Lowland Pipes

Lowland Pipes are more commonly known as Border Pipes. For a detailed background to this pipe and issues concerning how they are named please visit my History of Border Bagpipes page for more information.

Lowland Pipes are available in ‘A’ & ‘Bb’ with the most popular pitch being ‘A’. The chanter of these pipes has a conical bore whereas the Scottish Smallpipes have a cylindrical bore. They are reeded with a V shaped reed reminiscent of the reed for the Highland Bagpipe Chanter. Many older sets, and still some modern makers, use a modified Highland Bagpipe reed. I use reeds of my own design which gives them their own unique tone. In general this means the sound is very similar to the sound of the GHB but somewhat quieter and less strident in volume.


Like my Smallpipes, all of my drone sliders are lined with with fine gauge brass sleeves giving a lovely smooth action for the movement of the tuning pin. This also reduces the need for maintenance through wear.

You have a choice of the Scottish arrangement of Tenor/Tenor/Bass or the Northumbrian arrangement of either Bass/Baritone/Tenor or Bass/Tenor/Alto. Any of these pipes which does not have the Scottish drone arrangement of Bass/Tenor/Tenor should rightly be called a ‘Northumberland Half-Long Pipe’, more especially if it has Bass/Tenor/Alto. If we do not acknowledge this then we effectively consign the Half-Long to the dustbin of history and unlike other makers I am not prepared to do this. And so if you are interested in anything with a drone arrangement with a 5th interval drone then please enquire about the Norhumberland Half-Long.

The design of my Lowland Pipes/Half-Longs is originally based upon Pipes from the early 19th Century which I studied in the Bagpipe Museum in Morpeth Northumberland (UK – Scottish Borders). In particular a set of Northumberland Half-longs by the famed maker Robert Reid. This was the traditional design of Lowland Pipes and distinct from styles of other makers, many of whom tend to make them look somewhat like small Highland Bagpipes. In 2014 I re-designed my Lowland/Border Pipes to incorporate a drone stop system with plungers, similar to the drone stops on Northumbrian Pipes. The multi-drilled collar beneath the Drone end ensures that the sound and tone of the Drones do not suffer in the way they would if there was only a single outlet hole in the side of the top ferrule, if this was the case you would hear a discernible ‘hiss’ as the air takes a sudden 90 degree turn to exit the Drone and there would be an absence of harmonics depriving the drones of their richness. The multi-drilled collars ensure a clean exit of the air column from the drone ends ensuring they retain their richness and vibrant sound.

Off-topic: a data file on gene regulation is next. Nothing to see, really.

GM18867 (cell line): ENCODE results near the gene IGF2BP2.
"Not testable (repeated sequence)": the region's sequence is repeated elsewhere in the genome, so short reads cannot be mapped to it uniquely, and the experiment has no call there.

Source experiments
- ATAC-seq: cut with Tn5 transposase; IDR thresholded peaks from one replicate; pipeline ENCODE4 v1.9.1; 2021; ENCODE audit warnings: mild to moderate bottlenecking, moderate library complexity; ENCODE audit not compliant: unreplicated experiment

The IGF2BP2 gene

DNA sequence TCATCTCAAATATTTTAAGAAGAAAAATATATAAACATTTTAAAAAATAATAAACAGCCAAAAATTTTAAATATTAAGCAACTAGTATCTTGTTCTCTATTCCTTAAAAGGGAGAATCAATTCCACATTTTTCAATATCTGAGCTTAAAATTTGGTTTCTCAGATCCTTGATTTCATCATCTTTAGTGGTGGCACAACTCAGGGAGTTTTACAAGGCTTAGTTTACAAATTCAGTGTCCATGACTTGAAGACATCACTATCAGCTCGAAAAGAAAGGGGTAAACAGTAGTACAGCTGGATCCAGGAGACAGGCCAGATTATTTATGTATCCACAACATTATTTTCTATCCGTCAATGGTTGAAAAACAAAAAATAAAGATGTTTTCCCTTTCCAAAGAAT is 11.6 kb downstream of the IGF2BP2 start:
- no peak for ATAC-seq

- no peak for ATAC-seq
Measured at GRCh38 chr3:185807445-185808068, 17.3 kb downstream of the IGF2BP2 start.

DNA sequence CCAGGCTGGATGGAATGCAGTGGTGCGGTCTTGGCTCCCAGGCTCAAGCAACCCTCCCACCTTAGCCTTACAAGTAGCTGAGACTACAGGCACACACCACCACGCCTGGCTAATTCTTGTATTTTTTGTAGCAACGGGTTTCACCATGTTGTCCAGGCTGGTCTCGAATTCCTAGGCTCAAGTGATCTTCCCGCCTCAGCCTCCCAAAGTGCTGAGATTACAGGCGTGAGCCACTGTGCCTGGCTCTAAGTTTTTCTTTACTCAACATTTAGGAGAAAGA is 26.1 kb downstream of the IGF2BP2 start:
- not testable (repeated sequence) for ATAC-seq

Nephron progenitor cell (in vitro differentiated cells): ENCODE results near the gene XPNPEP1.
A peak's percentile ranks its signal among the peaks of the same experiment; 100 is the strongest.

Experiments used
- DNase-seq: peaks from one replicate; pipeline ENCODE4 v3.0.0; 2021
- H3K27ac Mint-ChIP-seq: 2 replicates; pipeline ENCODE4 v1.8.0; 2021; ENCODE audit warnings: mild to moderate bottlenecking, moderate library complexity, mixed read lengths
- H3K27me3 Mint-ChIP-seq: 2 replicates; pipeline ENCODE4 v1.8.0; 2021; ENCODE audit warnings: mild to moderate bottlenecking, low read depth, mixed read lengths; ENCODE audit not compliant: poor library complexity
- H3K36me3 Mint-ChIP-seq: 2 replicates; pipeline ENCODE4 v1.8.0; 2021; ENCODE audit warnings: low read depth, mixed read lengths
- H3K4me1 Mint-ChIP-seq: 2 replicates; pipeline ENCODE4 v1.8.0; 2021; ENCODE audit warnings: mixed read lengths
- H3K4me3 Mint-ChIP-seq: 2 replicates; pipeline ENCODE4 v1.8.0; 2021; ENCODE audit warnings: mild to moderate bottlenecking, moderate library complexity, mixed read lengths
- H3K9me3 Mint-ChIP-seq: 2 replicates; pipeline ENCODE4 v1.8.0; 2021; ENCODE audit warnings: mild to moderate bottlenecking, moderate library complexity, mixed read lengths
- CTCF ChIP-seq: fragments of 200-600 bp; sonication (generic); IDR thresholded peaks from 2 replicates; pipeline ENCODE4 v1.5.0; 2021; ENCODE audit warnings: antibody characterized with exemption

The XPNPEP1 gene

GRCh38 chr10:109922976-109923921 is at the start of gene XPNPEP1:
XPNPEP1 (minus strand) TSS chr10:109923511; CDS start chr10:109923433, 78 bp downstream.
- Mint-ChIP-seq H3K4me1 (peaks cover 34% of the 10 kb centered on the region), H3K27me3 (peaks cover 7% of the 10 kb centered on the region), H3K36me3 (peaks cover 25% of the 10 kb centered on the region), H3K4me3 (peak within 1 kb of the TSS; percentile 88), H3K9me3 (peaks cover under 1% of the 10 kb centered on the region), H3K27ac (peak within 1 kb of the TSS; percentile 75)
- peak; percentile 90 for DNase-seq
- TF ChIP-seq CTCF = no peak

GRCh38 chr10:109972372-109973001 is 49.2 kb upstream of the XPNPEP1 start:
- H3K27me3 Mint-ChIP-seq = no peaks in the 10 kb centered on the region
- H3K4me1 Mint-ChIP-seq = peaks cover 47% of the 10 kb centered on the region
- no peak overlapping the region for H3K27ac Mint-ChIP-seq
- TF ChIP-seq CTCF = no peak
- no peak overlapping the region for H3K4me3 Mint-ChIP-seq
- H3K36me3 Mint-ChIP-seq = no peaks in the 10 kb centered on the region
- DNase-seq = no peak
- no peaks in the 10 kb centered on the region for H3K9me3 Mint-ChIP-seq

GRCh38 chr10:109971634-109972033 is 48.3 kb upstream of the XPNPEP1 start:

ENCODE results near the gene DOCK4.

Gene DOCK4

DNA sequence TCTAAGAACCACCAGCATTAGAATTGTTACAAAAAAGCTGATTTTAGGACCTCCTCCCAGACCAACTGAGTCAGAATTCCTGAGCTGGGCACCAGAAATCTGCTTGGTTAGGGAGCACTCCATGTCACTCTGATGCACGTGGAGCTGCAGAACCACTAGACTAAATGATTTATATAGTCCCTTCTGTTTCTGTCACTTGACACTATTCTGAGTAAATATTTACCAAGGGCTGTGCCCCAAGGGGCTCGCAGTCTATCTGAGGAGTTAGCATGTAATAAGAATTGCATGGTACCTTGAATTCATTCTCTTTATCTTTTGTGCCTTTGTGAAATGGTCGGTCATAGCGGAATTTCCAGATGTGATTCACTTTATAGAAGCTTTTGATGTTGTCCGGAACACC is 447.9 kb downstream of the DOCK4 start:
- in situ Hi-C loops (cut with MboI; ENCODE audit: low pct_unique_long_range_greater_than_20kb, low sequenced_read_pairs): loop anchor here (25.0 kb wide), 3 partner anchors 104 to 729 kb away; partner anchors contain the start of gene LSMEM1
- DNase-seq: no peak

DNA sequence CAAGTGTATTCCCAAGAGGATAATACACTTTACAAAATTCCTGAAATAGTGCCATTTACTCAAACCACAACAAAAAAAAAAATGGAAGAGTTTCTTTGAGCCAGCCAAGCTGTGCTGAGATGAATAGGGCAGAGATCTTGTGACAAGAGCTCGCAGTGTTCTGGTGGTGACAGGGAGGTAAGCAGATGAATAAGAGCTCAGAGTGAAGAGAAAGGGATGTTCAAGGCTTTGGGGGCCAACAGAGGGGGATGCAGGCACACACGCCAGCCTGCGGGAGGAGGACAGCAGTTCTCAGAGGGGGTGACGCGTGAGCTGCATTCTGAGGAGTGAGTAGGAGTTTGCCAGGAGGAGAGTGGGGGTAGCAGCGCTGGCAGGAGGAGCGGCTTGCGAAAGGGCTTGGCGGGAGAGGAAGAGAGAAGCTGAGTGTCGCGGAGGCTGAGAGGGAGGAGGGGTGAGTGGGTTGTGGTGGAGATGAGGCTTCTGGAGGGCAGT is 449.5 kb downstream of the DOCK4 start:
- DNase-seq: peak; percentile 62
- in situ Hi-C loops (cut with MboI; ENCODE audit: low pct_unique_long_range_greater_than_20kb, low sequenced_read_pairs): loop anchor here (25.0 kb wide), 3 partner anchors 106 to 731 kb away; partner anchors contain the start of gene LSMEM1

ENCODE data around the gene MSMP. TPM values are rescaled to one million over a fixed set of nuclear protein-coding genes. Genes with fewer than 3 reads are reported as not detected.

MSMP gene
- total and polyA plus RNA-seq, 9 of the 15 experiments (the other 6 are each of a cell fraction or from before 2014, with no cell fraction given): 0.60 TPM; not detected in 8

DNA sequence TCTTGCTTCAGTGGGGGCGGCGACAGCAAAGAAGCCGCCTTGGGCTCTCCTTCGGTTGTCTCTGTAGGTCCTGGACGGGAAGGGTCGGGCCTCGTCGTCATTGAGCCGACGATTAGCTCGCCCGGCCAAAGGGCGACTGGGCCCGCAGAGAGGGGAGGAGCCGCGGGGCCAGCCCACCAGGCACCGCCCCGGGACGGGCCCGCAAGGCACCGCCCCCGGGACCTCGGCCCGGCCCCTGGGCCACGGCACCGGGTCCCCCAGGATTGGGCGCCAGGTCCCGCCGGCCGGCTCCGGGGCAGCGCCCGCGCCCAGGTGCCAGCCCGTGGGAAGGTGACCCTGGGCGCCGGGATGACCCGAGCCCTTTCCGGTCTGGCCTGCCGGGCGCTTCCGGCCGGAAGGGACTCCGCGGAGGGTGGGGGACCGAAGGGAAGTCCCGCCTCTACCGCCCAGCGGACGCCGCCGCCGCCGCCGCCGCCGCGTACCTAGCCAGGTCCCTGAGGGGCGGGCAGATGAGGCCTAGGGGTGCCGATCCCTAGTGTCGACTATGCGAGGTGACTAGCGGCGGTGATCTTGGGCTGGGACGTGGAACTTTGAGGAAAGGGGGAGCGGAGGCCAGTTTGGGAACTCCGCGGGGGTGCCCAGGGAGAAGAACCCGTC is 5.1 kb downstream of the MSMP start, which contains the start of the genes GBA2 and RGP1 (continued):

Fully mounted sets

African Blackwood, Reid style decorated ferrules in Nickel Silver with a choice of Ivorine/Cocobolo or Boxwood mounts. Fully padded bellows complete with laser engraved Celtic Knotwork design. Drone-Stops, and Drone ends with Abalone Shell inlay. Mammoth Ivory and Hand engraved silver can be supplied – please enquire for price and availability.


Bellows wood is dependant upon availability. At the present time Honduras Mahogany is being used. If you want a special wood for your bellows then please let me know and I will always do my best to find it for you. Bellows for Lowland/Border Pipes are plain Honduras Mahogany with pads on both sides and are the standard size used for all Smallpipes. As shown in the pictures,you can choose a larger size as used with my Uilleann Pipes with a laser engraved Celtic Knotwork motif at + 100 Euro. All bellows have my garment-proof inlet valve as standard.


My bags are supplied by my expert Bag Maker in Scotland, Mark Bennett.


Prices reflect the fact that a case is not provided. Cases are not provided for a very important reason. In recent years as a result of increasing airline fuel levies the cost of shipping has become extremely expensive. Shipping handlers such as DHL, Fedex & UPS now operate what they laughingly call ‘volumetric pricing’. This is a way of charging you more for shipping. Instead of charging by weight of package – which is expensive enough – they take the size of the package and calculate a ‘weight’ based upon the size rather than the actual weight so that if the ‘volumetric weight’ is more than the actual weight – and of course it always is – that is what they charge. With the addition of a case shipping charges would be astronomical. Taking this into consideration it will be better for you the customer to source your own case if one is needed.